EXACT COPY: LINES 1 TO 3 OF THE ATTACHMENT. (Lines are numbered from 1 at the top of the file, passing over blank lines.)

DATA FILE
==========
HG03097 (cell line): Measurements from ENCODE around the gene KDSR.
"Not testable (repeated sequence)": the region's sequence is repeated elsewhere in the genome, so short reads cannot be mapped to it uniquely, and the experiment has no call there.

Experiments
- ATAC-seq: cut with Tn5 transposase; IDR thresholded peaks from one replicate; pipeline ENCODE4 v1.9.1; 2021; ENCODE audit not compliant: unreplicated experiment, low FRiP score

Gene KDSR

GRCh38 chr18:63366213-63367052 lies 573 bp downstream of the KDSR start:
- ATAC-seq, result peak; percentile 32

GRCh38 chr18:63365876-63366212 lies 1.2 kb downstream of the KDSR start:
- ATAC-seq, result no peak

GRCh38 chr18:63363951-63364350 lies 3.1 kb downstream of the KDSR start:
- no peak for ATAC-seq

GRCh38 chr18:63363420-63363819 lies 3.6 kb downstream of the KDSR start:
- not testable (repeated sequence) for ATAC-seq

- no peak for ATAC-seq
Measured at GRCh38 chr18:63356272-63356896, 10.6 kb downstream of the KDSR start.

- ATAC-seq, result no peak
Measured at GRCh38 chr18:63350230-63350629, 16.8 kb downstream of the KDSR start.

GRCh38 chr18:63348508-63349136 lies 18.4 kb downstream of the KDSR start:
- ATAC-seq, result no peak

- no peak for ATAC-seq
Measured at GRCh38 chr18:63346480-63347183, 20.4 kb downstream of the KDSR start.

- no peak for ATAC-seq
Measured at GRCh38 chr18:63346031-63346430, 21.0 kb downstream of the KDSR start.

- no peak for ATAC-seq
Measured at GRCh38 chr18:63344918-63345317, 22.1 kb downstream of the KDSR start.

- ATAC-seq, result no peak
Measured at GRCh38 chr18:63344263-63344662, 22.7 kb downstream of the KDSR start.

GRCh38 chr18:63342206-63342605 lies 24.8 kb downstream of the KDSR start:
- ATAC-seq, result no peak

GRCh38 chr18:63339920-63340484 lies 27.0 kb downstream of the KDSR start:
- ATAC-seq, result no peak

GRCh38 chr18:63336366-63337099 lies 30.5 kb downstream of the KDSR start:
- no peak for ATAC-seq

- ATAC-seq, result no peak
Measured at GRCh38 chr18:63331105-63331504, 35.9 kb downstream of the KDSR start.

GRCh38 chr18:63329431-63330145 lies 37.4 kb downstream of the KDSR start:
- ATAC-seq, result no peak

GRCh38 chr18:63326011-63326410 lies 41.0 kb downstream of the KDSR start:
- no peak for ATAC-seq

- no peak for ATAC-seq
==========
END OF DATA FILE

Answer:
HG03097 (cell line): Measurements from ENCODE around the gene KDSR.
"Not testable (repeated sequence)": the region's sequence is repeated elsewhere in the genome, so short reads cannot be mapped to it uniquely, and the experiment has no call there.

Experiments